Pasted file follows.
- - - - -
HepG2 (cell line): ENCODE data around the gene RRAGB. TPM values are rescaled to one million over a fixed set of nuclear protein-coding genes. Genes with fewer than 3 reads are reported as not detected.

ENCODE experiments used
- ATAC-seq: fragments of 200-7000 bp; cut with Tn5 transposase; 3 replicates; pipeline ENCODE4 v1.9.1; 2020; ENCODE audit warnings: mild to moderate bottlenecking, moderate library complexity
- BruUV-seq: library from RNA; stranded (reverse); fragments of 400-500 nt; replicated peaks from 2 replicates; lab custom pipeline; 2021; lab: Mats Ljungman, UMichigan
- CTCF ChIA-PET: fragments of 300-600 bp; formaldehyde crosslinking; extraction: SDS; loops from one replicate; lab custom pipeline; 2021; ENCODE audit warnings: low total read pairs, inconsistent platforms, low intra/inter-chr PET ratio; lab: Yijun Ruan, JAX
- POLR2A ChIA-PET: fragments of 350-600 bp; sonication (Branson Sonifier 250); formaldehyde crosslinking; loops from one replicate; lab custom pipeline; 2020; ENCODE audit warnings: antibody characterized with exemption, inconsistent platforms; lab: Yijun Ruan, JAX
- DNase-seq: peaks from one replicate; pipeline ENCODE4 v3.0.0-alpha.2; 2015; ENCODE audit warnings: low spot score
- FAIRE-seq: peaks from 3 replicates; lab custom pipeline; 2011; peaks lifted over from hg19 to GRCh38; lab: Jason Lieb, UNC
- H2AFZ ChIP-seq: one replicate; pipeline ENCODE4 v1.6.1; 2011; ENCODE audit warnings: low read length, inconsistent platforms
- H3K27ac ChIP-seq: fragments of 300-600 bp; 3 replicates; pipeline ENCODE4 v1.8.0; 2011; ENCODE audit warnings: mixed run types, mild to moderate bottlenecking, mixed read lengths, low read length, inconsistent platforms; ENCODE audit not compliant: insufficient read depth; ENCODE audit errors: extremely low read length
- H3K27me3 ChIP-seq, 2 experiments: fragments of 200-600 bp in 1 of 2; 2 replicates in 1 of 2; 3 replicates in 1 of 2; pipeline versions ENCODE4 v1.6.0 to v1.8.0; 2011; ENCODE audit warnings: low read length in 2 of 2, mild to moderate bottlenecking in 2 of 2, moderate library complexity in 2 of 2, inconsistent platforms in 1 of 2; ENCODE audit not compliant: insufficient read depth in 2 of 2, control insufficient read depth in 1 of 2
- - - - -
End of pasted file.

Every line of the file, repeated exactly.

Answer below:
HepG2 (cell line): ENCODE data around the gene RRAGB. TPM values are rescaled to one million over a fixed set of nuclear protein-coding genes. Genes with fewer than 3 reads are reported as not detected.

ENCODE experiments used
- ATAC-seq: fragments of 200-7000 bp; cut with Tn5 transposase; 3 replicates; pipeline ENCODE4 v1.9.1; 2020; ENCODE audit warnings: mild to moderate bottlenecking, moderate library complexity
- BruUV-seq: library from RNA; stranded (reverse); fragments of 400-500 nt; replicated peaks from 2 replicates; lab custom pipeline; 2021; lab: Mats Ljungman, UMichigan
- CTCF ChIA-PET: fragments of 300-600 bp; formaldehyde crosslinking; extraction: SDS; loops from one replicate; lab custom pipeline; 2021; ENCODE audit warnings: low total read pairs, inconsistent platforms, low intra/inter-chr PET ratio; lab: Yijun Ruan, JAX
- POLR2A ChIA-PET: fragments of 350-600 bp; sonication (Branson Sonifier 250); formaldehyde crosslinking; loops from one replicate; lab custom pipeline; 2020; ENCODE audit warnings: antibody characterized with exemption, inconsistent platforms; lab: Yijun Ruan, JAX
- DNase-seq: peaks from one replicate; pipeline ENCODE4 v3.0.0-alpha.2; 2015; ENCODE audit warnings: low spot score
- FAIRE-seq: peaks from 3 replicates; lab custom pipeline; 2011; peaks lifted over from hg19 to GRCh38; lab: Jason Lieb, UNC
- H2AFZ ChIP-seq: one replicate; pipeline ENCODE4 v1.6.1; 2011; ENCODE audit warnings: low read length, inconsistent platforms
- H3K27ac ChIP-seq: fragments of 300-600 bp; 3 replicates; pipeline ENCODE4 v1.8.0; 2011; ENCODE audit warnings: mixed run types, mild to moderate bottlenecking, mixed read lengths, low read length, inconsistent platforms; ENCODE audit not compliant: insufficient read depth; ENCODE audit errors: extremely low read length
- H3K27me3 ChIP-seq, 2 experiments: fragments of 200-600 bp in 1 of 2; 2 replicates in 1 of 2; 3 replicates in 1 of 2; pipeline versions ENCODE4 v1.6.0 to v1.8.0; 2011; ENCODE audit warnings: low read length in 2 of 2, mild to moderate bottlenecking in 2 of 2, moderate library complexity in 2 of 2, inconsistent platforms in 1 of 2; ENCODE audit not compliant: insufficient read depth in 2 of 2, control insufficient read depth in 1 of 2